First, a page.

Some badges were numbered on their reverses.
Ehrenzeichen der Baltischen Landeswehr was worn on the lower left side of the tunic, e.g. on a left breast pocket, attached by vertical or horizontal pin, or by a screw. Dimensions of the badge and its weight depended on a manufacturer and varied from 35x35 mm to 41x41 mm, and from 15 to 20 g. Alongside with flat badges, salient pieces widely popular with former front fighters were produced as well. Miniatures for wearing with frock coats measured from 18x18 mm to 22x22 mm.
Initially badges were manufactured by various jewelry companies according to official description of a decoration provided by veterans. That led to distinctive variations of design, (mostly of a sword) and dimensions of cross itself as well as of shield. At least three manufacturers are known to exist, namely J.Edelhaus from Riga, W.Müller from Posen and W.Lampe from Lübeck. Quality of badges and materials used (fine silver or silvered Buntmetall) depended on paying capacity of veterans. At last, centralized distribution of badges was organized at the beginning of 1940s when Joint Union of Former Personnel of the Baltische Landeswehr and Baltic Regiment (Verein ehemaliger Angehoriger Baltischen Landeswehr und Baltenregiments) placed orders with several manufacturers for further retail sale for its members. Thus, full-size badge made by W.Müller (Posen) cost 8 Reichsmarks, miniature measuring 22x22mm – 5 Reichsmarks, and even smaller version of miniature (13x13 mm) – 4 Reichsmarks.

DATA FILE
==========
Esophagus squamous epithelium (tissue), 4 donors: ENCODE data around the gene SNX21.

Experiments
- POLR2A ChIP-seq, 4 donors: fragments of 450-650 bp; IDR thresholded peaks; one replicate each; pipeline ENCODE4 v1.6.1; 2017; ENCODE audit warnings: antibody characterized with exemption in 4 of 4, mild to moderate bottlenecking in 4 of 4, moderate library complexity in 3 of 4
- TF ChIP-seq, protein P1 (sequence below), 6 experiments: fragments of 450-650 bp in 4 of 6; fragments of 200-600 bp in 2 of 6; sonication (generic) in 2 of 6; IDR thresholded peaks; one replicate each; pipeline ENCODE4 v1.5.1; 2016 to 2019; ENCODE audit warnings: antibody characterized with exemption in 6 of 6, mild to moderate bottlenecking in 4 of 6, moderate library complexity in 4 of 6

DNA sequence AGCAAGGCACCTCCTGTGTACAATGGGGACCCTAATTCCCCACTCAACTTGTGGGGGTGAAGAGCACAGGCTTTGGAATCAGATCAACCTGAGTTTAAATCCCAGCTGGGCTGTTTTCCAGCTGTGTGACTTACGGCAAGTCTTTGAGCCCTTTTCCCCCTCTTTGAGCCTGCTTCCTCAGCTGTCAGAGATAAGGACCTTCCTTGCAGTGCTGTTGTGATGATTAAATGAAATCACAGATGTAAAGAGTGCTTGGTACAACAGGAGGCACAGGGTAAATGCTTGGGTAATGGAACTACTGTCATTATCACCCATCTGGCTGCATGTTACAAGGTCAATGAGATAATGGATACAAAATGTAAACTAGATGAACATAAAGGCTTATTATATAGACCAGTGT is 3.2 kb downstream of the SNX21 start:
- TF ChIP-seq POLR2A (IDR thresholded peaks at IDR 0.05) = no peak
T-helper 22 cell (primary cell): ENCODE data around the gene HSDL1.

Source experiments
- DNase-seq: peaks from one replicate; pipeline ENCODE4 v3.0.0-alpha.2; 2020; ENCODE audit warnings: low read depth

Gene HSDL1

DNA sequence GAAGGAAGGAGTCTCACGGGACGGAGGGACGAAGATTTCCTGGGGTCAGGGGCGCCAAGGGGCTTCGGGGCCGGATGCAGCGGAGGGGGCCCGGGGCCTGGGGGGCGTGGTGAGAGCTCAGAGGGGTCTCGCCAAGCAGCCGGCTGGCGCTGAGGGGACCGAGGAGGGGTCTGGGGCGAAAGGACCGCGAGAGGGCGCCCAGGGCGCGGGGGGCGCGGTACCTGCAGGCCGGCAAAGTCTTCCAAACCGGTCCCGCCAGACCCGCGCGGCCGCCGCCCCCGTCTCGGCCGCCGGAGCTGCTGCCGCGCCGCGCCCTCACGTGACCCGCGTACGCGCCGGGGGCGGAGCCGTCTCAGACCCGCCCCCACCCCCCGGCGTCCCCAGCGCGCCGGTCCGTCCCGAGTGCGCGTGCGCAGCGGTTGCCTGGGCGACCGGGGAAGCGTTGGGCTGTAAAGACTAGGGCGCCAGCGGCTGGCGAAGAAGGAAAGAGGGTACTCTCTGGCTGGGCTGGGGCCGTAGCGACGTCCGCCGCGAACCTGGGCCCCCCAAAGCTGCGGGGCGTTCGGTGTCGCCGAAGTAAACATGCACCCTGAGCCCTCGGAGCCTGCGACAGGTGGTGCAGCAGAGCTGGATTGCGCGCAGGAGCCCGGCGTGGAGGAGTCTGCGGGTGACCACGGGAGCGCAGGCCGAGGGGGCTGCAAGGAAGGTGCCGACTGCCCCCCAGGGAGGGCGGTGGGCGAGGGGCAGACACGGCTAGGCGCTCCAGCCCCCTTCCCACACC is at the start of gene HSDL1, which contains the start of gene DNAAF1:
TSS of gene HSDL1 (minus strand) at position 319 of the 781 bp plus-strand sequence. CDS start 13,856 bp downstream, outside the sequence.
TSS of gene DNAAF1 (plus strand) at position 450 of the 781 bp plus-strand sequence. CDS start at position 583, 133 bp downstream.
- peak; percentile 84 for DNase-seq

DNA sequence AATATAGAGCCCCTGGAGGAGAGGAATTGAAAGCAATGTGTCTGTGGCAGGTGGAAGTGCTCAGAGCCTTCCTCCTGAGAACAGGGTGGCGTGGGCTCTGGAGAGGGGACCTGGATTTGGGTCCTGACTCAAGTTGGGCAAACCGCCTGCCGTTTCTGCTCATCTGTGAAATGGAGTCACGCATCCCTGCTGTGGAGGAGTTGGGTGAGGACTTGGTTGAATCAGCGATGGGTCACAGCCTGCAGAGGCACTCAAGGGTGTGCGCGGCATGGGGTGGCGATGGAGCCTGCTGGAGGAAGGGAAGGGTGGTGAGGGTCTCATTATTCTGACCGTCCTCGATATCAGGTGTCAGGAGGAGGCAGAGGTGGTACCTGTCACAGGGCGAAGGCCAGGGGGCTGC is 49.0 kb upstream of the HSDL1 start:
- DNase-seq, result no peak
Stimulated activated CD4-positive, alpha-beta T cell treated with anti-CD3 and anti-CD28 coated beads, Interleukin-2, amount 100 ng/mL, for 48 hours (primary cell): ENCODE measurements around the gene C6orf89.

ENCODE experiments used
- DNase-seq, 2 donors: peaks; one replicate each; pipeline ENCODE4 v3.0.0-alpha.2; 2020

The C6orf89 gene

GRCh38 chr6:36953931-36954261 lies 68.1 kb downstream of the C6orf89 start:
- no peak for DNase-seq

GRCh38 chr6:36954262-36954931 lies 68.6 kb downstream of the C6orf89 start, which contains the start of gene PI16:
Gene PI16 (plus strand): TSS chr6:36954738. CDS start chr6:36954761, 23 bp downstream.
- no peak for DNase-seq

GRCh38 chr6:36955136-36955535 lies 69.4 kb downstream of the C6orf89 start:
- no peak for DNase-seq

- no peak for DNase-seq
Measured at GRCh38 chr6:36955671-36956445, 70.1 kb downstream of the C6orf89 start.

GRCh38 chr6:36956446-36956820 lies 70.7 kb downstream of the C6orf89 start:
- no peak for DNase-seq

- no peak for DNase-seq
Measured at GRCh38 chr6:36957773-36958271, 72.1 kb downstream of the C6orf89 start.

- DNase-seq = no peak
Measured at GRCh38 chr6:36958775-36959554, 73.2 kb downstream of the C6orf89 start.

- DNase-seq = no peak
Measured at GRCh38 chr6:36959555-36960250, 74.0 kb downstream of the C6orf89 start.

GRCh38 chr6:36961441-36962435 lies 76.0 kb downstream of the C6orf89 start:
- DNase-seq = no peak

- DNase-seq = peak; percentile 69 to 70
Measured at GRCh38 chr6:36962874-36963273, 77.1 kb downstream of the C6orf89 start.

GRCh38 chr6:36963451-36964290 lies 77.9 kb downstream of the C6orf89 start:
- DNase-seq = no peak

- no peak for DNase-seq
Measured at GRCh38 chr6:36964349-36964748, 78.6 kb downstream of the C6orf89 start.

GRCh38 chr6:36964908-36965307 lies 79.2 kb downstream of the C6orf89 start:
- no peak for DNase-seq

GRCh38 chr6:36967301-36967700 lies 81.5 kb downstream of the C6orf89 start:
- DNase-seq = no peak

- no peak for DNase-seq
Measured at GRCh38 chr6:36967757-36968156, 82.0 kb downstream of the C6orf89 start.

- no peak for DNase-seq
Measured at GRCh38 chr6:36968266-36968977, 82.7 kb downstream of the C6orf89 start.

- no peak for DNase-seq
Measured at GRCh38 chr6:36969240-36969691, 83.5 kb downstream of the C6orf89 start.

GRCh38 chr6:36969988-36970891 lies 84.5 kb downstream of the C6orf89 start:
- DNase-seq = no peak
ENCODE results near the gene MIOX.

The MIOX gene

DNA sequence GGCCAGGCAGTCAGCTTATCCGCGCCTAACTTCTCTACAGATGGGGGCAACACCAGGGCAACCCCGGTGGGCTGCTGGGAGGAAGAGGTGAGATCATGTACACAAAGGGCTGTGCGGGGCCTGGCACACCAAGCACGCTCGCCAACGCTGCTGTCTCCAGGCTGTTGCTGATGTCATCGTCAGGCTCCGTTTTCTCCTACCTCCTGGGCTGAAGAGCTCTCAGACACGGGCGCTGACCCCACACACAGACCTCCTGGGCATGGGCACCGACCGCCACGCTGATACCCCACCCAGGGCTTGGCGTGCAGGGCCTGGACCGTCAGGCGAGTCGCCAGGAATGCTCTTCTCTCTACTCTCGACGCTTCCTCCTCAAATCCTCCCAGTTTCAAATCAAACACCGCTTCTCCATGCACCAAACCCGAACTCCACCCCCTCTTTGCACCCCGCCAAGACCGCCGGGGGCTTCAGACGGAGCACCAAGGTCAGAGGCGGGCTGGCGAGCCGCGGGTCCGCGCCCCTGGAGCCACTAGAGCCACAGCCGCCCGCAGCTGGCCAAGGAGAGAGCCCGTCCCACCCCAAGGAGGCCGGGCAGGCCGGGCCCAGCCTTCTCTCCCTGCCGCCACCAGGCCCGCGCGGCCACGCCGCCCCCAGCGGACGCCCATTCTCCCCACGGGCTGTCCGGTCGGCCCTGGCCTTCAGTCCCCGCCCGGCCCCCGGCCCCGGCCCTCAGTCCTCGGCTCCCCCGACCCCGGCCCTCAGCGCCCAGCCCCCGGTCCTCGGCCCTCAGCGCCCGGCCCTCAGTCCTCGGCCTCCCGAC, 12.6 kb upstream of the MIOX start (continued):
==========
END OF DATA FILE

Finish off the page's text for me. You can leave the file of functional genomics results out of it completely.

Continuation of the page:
As it was mentioned above, Ehrenzeichen der Baltischen Landeswehr was generally worn as a pin-back or screw-back breast badge. However, in some cases it was worn as a part of a mounted bar or in buttonhole suspended from a ribbon. The latter was made of 25 mm wide silk and replicated the flag of Riga introduced in 1673 by Swedish rulers, viz. light blue and white equidimensional vertical stripes.
Design of an award certificate, or Urkunde, was elaborated by W.E.Hacker, an artist from Riga. Documents were printed in typography, while the name of the recipient as well as the number of the badge were filled in with ink by issuing authorities. Duplicates that bore “Duplikat” note at the upper right corner were filled in using typewriter. Both original award certificates and duplicates were hallmarked with a stamp of the Oberstab der Baltischen Landeswehr and had signatures of the Award committee.
Exact number of issued badges isn’t known, but approximate evaluations can be made judging from the highest number of surviving award certificate for Ehrenzeichen der Baltischen Landeswehr mit Schwertern (No.2543). Moreover, the Badge with a sword bearing engraved number “3129” is known to exist as well as a Badge for non-combatants bearing number “1542”.
The author thanks Konstantin Nikolaev (Russia), a military historian, an author and a renowned expert on Freikorps decorations for providing an extract from his book “The Baltic Cross and other decorations of German volunteer units in the Baltic States, 1918-1919” (2013, 3rd edition).